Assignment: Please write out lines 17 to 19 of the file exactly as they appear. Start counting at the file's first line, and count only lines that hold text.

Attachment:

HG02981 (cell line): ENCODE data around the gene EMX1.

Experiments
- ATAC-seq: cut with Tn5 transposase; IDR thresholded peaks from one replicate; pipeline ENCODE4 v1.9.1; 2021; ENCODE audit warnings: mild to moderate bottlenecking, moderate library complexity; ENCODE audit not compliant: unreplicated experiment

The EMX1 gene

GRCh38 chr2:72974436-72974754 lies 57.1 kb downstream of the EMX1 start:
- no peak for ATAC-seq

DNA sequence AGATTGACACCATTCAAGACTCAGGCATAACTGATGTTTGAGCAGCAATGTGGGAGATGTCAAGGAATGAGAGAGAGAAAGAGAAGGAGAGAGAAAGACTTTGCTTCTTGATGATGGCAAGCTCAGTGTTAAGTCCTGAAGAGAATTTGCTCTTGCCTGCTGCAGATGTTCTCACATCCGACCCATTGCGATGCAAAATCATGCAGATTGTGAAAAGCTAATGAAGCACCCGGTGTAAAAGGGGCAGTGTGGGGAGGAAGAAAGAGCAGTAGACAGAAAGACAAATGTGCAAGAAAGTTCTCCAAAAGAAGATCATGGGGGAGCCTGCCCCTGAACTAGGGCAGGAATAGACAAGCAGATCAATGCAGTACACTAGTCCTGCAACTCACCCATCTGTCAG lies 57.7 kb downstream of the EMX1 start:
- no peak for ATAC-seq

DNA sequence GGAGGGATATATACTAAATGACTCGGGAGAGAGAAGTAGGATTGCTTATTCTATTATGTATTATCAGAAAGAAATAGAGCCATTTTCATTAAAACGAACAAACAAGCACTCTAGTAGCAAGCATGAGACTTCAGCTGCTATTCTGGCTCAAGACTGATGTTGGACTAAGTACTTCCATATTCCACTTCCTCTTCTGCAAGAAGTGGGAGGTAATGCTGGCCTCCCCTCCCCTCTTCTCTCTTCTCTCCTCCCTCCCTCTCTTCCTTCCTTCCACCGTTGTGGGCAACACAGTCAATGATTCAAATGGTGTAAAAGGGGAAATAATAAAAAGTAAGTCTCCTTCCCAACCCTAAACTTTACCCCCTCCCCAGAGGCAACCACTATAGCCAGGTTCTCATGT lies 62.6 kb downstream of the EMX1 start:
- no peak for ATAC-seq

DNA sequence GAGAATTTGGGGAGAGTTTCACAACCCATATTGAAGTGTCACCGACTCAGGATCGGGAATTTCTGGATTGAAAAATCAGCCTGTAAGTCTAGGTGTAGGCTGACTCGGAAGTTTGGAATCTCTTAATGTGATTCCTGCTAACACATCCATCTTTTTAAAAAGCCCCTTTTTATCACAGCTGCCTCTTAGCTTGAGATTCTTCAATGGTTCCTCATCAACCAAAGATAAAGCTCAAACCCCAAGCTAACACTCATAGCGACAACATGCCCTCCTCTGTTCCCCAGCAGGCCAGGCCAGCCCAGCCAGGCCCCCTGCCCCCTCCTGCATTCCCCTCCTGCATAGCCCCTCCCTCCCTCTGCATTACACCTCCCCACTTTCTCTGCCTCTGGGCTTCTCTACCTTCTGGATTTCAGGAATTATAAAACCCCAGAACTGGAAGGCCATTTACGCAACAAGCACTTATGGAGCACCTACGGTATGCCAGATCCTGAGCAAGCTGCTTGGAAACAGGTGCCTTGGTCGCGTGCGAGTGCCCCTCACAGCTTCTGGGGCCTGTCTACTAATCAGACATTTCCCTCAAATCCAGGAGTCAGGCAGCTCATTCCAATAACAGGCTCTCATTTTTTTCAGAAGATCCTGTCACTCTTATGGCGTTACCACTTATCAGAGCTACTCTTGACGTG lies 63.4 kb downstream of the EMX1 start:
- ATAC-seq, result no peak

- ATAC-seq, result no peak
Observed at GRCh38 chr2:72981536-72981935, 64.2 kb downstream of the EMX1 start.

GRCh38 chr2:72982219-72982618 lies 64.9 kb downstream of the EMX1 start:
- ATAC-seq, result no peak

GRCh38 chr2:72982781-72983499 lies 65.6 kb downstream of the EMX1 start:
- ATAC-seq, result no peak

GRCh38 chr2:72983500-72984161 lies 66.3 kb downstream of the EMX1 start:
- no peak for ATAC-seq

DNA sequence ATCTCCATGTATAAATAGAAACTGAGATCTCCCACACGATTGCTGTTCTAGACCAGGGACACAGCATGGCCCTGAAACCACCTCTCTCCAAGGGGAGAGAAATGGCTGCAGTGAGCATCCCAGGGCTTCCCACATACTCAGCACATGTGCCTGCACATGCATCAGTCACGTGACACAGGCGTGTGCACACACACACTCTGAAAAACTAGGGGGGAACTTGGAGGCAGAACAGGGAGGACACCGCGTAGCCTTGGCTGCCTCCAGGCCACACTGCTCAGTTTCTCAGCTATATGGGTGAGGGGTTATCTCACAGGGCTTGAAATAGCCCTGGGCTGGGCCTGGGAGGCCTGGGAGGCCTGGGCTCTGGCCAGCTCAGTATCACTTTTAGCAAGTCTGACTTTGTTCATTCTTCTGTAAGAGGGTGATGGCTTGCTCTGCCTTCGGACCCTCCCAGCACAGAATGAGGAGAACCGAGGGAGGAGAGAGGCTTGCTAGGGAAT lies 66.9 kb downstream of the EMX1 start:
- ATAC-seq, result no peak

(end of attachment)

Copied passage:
GRCh38 chr2:72982781-72983499 lies 65.6 kb downstream of the EMX1 start:
- ATAC-seq, result no peak

GRCh38 chr2:72983500-72984161 lies 66.3 kb downstream of the EMX1 start: